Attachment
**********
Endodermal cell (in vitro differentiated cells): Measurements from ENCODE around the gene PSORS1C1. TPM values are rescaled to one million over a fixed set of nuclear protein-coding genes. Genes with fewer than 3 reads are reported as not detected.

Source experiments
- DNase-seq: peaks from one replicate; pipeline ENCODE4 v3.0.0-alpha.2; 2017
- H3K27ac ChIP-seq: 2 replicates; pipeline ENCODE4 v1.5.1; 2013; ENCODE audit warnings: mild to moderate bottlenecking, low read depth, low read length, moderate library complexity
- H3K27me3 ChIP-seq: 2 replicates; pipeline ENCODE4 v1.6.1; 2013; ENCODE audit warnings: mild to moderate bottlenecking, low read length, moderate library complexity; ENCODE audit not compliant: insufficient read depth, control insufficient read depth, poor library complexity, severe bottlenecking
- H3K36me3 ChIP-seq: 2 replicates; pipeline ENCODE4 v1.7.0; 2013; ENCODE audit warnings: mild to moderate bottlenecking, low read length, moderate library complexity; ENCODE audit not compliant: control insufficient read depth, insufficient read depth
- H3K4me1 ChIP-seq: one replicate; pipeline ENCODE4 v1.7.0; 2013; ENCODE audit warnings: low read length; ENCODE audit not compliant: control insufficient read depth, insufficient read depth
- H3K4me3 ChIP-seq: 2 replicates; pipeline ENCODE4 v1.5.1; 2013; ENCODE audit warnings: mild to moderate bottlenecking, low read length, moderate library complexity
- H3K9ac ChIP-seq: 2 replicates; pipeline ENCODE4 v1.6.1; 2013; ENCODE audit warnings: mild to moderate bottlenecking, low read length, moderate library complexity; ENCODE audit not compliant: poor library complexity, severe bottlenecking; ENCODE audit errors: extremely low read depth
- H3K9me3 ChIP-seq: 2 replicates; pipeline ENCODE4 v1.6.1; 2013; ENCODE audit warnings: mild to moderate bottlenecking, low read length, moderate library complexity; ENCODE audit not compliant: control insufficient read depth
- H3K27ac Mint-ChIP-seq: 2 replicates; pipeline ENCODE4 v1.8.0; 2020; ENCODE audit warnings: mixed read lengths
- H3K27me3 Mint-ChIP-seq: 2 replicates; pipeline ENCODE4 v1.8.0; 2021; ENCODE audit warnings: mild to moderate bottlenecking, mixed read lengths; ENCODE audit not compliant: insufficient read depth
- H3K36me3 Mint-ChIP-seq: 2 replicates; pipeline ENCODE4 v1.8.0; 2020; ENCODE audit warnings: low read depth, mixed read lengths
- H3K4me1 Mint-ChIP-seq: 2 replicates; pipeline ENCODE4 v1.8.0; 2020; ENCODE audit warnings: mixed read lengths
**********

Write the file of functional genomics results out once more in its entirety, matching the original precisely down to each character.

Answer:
Endodermal cell (in vitro differentiated cells): Measurements from ENCODE around the gene PSORS1C1. TPM values are rescaled to one million over a fixed set of nuclear protein-coding genes. Genes with fewer than 3 reads are reported as not detected.

Source experiments
- DNase-seq: peaks from one replicate; pipeline ENCODE4 v3.0.0-alpha.2; 2017
- H3K27ac ChIP-seq: 2 replicates; pipeline ENCODE4 v1.5.1; 2013; ENCODE audit warnings: mild to moderate bottlenecking, low read depth, low read length, moderate library complexity
- H3K27me3 ChIP-seq: 2 replicates; pipeline ENCODE4 v1.6.1; 2013; ENCODE audit warnings: mild to moderate bottlenecking, low read length, moderate library complexity; ENCODE audit not compliant: insufficient read depth, control insufficient read depth, poor library complexity, severe bottlenecking
- H3K36me3 ChIP-seq: 2 replicates; pipeline ENCODE4 v1.7.0; 2013; ENCODE audit warnings: mild to moderate bottlenecking, low read length, moderate library complexity; ENCODE audit not compliant: control insufficient read depth, insufficient read depth
- H3K4me1 ChIP-seq: one replicate; pipeline ENCODE4 v1.7.0; 2013; ENCODE audit warnings: low read length; ENCODE audit not compliant: control insufficient read depth, insufficient read depth
- H3K4me3 ChIP-seq: 2 replicates; pipeline ENCODE4 v1.5.1; 2013; ENCODE audit warnings: mild to moderate bottlenecking, low read length, moderate library complexity
- H3K9ac ChIP-seq: 2 replicates; pipeline ENCODE4 v1.6.1; 2013; ENCODE audit warnings: mild to moderate bottlenecking, low read length, moderate library complexity; ENCODE audit not compliant: poor library complexity, severe bottlenecking; ENCODE audit errors: extremely low read depth
- H3K9me3 ChIP-seq: 2 replicates; pipeline ENCODE4 v1.6.1; 2013; ENCODE audit warnings: mild to moderate bottlenecking, low read length, moderate library complexity; ENCODE audit not compliant: control insufficient read depth
- H3K27ac Mint-ChIP-seq: 2 replicates; pipeline ENCODE4 v1.8.0; 2020; ENCODE audit warnings: mixed read lengths
- H3K27me3 Mint-ChIP-seq: 2 replicates; pipeline ENCODE4 v1.8.0; 2021; ENCODE audit warnings: mild to moderate bottlenecking, mixed read lengths; ENCODE audit not compliant: insufficient read depth
- H3K36me3 Mint-ChIP-seq: 2 replicates; pipeline ENCODE4 v1.8.0; 2020; ENCODE audit warnings: low read depth, mixed read lengths
- H3K4me1 Mint-ChIP-seq: 2 replicates; pipeline ENCODE4 v1.8.0; 2020; ENCODE audit warnings: mixed read lengths